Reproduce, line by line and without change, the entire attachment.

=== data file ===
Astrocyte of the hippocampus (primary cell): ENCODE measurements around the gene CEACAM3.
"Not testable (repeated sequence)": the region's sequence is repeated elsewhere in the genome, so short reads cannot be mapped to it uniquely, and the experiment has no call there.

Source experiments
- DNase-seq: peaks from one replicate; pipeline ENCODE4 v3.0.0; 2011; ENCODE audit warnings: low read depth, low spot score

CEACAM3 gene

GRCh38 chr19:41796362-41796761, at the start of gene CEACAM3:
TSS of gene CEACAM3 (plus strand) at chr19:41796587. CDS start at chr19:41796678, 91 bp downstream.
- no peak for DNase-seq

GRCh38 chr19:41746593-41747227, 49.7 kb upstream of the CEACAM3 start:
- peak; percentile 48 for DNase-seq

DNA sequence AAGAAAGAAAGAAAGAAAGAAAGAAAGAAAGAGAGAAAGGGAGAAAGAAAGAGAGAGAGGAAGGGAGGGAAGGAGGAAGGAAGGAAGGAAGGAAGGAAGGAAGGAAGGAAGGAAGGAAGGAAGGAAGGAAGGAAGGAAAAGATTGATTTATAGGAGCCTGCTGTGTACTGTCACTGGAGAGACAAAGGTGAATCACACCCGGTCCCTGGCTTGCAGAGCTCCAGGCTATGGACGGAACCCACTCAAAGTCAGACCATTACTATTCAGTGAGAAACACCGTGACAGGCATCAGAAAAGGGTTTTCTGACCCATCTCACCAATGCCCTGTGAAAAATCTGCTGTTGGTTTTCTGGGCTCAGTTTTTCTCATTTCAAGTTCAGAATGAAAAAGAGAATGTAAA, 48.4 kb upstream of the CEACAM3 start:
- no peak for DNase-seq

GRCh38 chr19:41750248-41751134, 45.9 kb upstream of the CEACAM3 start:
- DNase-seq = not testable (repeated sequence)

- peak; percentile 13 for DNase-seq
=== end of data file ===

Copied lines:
Astrocyte of the hippocampus (primary cell): ENCODE measurements around the gene CEACAM3.
"Not testable (repeated sequence)": the region's sequence is repeated elsewhere in the genome, so short reads cannot be mapped to it uniquely, and the experiment has no call there.

Source experiments
- DNase-seq: peaks from one replicate; pipeline ENCODE4 v3.0.0; 2011; ENCODE audit warnings: low read depth, low spot score

CEACAM3 gene

GRCh38 chr19:41796362-41796761, at the start of gene CEACAM3:
TSS of gene CEACAM3 (plus strand) at chr19:41796587. CDS start at chr19:41796678, 91 bp downstream.
- no peak for DNase-seq

GRCh38 chr19:41746593-41747227, 49.7 kb upstream of the CEACAM3 start:
- peak; percentile 48 for DNase-seq

DNA sequence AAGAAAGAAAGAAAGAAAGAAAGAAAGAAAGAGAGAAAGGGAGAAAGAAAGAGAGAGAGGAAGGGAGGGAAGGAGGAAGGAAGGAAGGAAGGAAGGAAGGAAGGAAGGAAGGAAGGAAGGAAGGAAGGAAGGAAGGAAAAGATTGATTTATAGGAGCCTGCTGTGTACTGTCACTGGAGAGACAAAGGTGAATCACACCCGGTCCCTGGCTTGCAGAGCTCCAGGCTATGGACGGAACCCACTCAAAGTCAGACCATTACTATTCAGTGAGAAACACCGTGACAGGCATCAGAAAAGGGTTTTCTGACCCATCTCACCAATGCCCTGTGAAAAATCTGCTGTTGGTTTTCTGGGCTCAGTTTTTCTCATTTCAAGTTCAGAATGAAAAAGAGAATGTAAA, 48.4 kb upstream of the CEACAM3 start:
- no peak for DNase-seq

GRCh38 chr19:41750248-41751134, 45.9 kb upstream of the CEACAM3 start:
- DNase-seq = not testable (repeated sequence)

- peak; percentile 13 for DNase-seq